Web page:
"People say, 'Did you anticipate that the FTC would get into your pants on this one?'" James Gouin, chief financial officer for Ford's ConsumerConnect online division, asked today at the Chase H&Q Technology Conference in San Francisco. "The answer is, absolutely. Anytime three behemoths like Ford, GM and DaimlerChrysler get together, you should expect it."
AutoXchange connects the world's top automakers and their 30,000 suppliers in a virtual marketplace with annual transactions valued at more than $300 billion. The FTC is investigating whether AutoXchange, which hopes to become a publicly traded company governed by executives from the automakers and suppliers, will make it easy for automakers and top suppliers to collude on prices and squeeze smaller suppliers out of business.
But AutoXchange has the potential to dwarf the retail exchange--or any other. Ford buys roughly $86 billion worth of material each year, from steel to rubber bands. Gouin estimates that 36 percent of Ford's total material purchases will be conducted directly through AutoXchange.
According to Ford research, the average purchase order for an equipment manufacturer in the automobile industry is $75,000.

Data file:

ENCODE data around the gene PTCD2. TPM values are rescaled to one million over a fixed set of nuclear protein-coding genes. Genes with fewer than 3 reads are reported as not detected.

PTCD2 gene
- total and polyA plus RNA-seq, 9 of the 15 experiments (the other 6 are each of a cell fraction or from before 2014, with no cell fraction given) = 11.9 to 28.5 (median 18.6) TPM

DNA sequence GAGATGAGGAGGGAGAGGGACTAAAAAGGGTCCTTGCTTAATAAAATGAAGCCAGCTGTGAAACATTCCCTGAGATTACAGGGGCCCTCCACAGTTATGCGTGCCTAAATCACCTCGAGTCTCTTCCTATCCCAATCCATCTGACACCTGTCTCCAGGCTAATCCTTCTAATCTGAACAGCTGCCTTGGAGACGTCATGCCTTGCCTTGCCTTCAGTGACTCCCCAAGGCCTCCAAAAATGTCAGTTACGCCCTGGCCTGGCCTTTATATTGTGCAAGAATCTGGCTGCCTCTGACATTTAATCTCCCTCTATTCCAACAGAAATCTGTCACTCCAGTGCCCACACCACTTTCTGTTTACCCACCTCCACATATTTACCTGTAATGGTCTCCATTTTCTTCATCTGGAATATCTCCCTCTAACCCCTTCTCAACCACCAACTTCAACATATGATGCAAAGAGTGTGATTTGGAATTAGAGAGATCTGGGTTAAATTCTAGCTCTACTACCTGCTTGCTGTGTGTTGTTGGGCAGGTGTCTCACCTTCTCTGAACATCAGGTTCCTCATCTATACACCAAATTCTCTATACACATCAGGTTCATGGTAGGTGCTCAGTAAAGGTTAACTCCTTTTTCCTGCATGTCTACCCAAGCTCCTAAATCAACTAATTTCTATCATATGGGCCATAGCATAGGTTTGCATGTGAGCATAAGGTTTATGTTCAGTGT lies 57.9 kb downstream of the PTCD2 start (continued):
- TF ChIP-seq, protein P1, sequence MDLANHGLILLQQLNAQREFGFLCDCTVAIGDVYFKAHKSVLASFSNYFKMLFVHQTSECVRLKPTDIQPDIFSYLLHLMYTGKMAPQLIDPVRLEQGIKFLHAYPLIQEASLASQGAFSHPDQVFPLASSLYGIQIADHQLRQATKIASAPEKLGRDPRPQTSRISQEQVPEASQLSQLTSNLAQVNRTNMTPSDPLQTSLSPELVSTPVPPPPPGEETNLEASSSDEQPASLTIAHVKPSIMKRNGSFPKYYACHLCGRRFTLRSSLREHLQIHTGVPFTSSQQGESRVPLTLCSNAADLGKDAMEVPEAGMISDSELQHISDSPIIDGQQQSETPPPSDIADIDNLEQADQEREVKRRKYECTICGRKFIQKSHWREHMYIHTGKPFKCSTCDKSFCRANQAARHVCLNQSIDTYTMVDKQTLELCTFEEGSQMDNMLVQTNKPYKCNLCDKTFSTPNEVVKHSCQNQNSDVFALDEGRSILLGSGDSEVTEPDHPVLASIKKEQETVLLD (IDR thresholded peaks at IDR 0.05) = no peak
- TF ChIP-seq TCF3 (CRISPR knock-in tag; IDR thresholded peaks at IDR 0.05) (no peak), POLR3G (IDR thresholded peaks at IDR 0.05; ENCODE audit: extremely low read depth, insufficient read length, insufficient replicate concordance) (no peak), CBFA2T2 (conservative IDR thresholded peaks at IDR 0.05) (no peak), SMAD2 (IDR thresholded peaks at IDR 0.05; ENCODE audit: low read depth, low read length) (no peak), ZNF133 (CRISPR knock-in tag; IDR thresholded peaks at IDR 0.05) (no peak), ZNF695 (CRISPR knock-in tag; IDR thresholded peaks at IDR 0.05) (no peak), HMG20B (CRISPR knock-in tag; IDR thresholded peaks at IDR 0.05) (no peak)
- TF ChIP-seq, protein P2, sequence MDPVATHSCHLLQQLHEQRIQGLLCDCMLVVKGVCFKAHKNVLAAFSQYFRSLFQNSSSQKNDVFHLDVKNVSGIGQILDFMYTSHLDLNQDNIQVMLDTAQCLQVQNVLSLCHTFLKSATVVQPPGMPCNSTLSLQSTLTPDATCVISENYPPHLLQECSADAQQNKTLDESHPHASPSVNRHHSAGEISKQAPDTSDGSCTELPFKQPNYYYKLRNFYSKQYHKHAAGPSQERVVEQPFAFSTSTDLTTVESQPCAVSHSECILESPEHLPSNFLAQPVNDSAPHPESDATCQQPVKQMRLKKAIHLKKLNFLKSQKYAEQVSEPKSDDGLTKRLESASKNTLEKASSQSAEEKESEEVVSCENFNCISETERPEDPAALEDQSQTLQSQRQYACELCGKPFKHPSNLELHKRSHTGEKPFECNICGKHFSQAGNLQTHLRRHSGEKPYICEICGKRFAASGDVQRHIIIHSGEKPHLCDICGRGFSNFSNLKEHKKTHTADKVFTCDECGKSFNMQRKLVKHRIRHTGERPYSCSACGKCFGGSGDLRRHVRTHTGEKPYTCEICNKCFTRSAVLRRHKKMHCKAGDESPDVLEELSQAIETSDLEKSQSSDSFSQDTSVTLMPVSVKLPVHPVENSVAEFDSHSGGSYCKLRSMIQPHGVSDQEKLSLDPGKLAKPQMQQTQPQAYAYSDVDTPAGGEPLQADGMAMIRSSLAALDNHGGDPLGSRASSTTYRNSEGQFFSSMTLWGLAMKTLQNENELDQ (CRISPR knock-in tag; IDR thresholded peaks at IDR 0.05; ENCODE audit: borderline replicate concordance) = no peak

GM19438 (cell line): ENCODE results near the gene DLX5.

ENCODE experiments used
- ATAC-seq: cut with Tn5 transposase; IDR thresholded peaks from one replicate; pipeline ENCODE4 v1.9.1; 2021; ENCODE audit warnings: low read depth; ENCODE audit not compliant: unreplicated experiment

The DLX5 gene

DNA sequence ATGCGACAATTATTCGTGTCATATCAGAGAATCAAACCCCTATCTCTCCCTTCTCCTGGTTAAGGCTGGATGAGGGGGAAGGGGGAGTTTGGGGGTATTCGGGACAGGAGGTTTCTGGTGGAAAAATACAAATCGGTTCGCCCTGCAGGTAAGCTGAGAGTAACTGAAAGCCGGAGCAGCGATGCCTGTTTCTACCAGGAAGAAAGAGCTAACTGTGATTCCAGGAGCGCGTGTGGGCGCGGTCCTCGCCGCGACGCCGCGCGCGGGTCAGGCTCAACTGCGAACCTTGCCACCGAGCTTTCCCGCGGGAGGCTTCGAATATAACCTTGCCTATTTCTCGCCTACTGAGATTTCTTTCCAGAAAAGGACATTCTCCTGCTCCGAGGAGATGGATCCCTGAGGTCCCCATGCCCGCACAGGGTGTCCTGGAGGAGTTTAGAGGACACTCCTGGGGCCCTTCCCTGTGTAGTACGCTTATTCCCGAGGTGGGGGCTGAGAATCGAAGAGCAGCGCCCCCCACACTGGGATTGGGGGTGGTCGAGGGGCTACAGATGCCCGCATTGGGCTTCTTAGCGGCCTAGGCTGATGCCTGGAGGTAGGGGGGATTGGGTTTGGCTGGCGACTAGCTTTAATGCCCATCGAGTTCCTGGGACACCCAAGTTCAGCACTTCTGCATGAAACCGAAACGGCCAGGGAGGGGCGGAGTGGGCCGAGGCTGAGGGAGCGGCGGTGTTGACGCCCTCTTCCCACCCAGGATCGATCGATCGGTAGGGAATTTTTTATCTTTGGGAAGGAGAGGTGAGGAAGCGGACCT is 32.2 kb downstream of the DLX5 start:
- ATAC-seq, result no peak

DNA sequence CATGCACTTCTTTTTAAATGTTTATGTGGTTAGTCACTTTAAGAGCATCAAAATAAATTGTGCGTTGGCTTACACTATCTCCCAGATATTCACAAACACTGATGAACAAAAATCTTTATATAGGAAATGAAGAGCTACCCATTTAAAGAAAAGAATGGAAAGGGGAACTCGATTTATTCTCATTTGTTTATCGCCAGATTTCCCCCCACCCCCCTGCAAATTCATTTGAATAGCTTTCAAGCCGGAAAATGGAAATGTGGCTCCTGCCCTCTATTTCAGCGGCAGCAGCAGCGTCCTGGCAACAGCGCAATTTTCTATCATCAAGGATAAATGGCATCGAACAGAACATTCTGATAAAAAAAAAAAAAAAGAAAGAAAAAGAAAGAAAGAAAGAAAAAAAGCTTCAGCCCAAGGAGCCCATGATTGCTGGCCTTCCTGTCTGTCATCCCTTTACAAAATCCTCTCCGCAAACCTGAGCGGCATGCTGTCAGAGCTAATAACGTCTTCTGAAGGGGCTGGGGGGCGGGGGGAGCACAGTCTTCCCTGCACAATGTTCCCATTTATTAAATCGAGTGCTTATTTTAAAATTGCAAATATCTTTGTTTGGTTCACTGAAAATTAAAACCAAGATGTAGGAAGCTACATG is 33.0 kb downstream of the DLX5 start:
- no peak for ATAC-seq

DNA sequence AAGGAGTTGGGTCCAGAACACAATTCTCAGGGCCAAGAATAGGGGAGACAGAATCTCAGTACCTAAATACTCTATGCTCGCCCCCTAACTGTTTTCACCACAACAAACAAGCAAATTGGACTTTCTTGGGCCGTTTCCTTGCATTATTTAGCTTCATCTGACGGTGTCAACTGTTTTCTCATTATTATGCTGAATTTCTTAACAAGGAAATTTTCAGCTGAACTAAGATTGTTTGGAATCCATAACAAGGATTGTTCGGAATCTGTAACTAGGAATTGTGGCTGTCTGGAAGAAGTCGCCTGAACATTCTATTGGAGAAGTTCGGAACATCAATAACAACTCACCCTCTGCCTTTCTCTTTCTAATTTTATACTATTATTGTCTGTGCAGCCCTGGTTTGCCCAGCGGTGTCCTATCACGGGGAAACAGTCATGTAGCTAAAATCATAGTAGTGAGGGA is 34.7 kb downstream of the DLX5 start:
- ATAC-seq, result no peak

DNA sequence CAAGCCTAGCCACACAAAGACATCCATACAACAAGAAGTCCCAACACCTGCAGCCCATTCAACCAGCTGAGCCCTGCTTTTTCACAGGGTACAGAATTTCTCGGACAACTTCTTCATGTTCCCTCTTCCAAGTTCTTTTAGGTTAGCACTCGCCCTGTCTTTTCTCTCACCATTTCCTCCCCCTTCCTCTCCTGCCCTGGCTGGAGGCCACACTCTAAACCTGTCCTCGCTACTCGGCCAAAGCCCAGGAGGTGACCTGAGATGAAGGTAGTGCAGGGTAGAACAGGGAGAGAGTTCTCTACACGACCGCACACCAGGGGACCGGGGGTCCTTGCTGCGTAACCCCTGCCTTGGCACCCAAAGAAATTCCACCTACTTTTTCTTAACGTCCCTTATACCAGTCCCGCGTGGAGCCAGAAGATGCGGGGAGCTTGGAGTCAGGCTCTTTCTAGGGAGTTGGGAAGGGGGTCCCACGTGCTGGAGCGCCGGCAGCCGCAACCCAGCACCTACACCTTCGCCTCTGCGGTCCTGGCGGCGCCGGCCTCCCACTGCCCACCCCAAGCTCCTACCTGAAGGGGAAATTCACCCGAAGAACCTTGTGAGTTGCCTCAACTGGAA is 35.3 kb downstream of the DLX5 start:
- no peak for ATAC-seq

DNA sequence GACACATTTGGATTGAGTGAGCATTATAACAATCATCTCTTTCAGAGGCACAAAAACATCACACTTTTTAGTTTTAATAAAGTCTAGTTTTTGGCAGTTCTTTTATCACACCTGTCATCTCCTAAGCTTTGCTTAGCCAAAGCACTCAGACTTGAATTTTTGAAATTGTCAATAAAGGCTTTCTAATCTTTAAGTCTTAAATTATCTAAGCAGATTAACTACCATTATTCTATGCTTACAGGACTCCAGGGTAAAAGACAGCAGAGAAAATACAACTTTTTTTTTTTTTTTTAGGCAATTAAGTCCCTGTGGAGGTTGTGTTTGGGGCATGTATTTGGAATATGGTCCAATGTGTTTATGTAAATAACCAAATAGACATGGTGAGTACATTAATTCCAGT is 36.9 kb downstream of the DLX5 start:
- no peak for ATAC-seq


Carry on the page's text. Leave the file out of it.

The cost savings associated with an online exchange are equally large: It costs roughly $150 to process the paperwork involved in a single purchase order. The cost of the same transaction online is $5 to $15.
AutoXchange is headquartered in Southfield, Mich., and has a staff of about 200 people and numerous independent consultants. The automakers and top suppliers are in the process of recruiting a senior management team, which will spread jurisdiction across three geographic areas: the Americas, Europe and Asia.
The board of directors will consist of representatives from the automakers, suppliers, technology partners and independent business experts from other industries. A global supplier advisory council will represent suppliers in the three regions.